"To flip or not to flip? That is not the essential question. In assessing the optimal classroom dynamics, I would argue that we need to take a good look at what our classrooms look like right now, what activities our students gain the most from, what we wished we had more time for, and what things about our class we wish we could eliminate.
"Amy O'Leary, a news editor and multimedia producer for The New York Times, presents the final keynote address of the Narrative Arc conference. Her presentation, Beyond the 'Like' Button: Digitally Addictive Storytelling and the Brain, discusses the brain and its relationship to immediate news. As a writer who crafts the online narrative of a story at the time the idea is conceived, she is uniquely skilled to speak to the power of social media in the news.
Hosted by College of Communication on March 23-25, 2012."
EXCITE! — Excellence in Curriculum Innovation through Teaching Epidemiology and the Science of Public Health EXCITE! is a collection of teaching and reference materials developed by the Centers for Disease Control and Prevention (CDC) to introduce and excite youth from kindergarten through 12th grade about the knowledge and skills utilized by public health professionals. The information presented in EXCITE! includes such academic subjects as life sciences, epidemiology, mathematics, social studies, language arts, and health education. Topics applicable to all levels of instruction include elementary statistical concepts, scientific method of inquiry, and outbreak investigation.
Last week, we held a large group share/think/brain dump/reflect session with our Media 21 students over a series of four days after students completed initial written self-assessment and summative ...
Via Lisa Durff
"The most famous cognitive obstacle to innovation is functional fixedness — an idea first articulated in the 1930s by Karl Duncker — in which people tend to fixate on the common use of an object. For example, the people on the Titanic overlooked the possibility that the iceberg could have been their lifeboat. Newspapers from the time estimated the size of the iceberg to be between 50-100 feet high and 200-400 feet long. Titanic was navigable for awhile and could have pulled aside the iceberg. Many people could have climbed aboard it to find flat places to stay out of the water for the four hours before help arrived. Fixated on the fact that icebergs sink ships, people overlooked the size and shape of the iceberg (plus the fact that it would not sink)."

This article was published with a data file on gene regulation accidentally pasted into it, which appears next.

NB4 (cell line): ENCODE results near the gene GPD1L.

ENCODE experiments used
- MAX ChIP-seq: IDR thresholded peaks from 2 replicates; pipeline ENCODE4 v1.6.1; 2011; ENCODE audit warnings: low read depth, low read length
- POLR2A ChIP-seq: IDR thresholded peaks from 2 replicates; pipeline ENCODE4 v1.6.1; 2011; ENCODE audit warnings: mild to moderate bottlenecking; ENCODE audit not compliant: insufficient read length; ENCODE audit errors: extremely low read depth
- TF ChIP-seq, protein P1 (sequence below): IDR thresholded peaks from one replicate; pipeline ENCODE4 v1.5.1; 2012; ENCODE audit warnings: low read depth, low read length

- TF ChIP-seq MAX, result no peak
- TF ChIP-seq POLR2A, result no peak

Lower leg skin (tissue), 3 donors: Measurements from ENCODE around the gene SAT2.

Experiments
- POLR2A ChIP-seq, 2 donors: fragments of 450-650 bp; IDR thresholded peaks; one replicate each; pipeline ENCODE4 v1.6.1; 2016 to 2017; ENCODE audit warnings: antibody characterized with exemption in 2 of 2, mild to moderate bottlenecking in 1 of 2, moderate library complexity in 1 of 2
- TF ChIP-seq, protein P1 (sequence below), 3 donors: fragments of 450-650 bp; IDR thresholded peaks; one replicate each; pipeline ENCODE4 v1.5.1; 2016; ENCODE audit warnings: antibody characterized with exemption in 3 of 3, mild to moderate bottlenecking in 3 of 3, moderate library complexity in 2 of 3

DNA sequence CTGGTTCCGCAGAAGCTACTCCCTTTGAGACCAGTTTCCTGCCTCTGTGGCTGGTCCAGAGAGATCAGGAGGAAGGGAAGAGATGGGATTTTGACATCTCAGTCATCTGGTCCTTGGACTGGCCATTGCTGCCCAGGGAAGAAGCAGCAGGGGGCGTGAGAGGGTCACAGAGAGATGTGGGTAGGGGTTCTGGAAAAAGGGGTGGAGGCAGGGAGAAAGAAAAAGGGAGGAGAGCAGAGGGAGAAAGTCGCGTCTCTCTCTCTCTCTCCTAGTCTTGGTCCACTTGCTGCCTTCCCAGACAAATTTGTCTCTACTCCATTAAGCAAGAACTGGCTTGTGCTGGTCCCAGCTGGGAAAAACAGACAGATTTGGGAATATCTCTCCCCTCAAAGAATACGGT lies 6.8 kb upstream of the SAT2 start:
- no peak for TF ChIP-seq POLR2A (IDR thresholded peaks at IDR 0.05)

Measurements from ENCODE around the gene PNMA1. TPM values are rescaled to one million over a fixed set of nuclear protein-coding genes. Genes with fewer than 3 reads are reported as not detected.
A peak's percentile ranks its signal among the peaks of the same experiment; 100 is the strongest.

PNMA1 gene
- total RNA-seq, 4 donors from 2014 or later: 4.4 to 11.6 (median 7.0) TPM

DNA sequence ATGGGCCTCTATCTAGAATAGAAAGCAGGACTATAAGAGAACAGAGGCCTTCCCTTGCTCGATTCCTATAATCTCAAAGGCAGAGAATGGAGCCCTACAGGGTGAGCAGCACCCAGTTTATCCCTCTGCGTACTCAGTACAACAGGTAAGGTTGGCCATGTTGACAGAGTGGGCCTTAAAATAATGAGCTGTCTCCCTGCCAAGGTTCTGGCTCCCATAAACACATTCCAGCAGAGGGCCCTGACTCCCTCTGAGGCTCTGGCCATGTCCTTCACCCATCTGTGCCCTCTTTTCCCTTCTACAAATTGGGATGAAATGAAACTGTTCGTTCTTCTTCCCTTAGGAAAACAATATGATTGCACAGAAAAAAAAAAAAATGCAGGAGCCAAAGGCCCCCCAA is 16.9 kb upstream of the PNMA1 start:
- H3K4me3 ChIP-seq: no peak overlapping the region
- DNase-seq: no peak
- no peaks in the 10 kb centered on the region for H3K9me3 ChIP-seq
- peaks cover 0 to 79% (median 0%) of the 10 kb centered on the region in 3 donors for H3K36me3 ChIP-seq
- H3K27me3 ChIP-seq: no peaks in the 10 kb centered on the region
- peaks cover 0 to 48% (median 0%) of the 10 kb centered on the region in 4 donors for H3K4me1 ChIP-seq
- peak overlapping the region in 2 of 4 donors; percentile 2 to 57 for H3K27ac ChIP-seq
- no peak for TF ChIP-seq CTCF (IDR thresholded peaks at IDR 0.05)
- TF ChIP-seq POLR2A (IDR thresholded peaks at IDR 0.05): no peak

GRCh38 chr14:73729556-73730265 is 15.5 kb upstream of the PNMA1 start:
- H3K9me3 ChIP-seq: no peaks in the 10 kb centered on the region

"Thailand looks set to proceed with the widest educational tablet deployment to date, after the country’s government finally signed an initial $32.8 million (1.02 billion THB) contract for a project that aims to deploy close to a million devices across the nation’s schools."
"Archaeologists working in one of the most impenetrable rain forests in Guatemala have stumbled on a remarkable discovery: a room full of wall paintings and numerical calculations.
The buried room apparently was a workshop used by scribes or astronomers working for a Mayan king. The paintings depict the king and members of his court. The numbers mark important periods in the Maya calendar.
The room is about the size of a walk-in closet. It's part of the buried Maya city of Xultun. There are painted murals on three walls, depicting a resplendent king wearing a feather and four other figures. Maya paintings this old — the site dates to the ninth century — are very rare; tropical weather usually destroys them."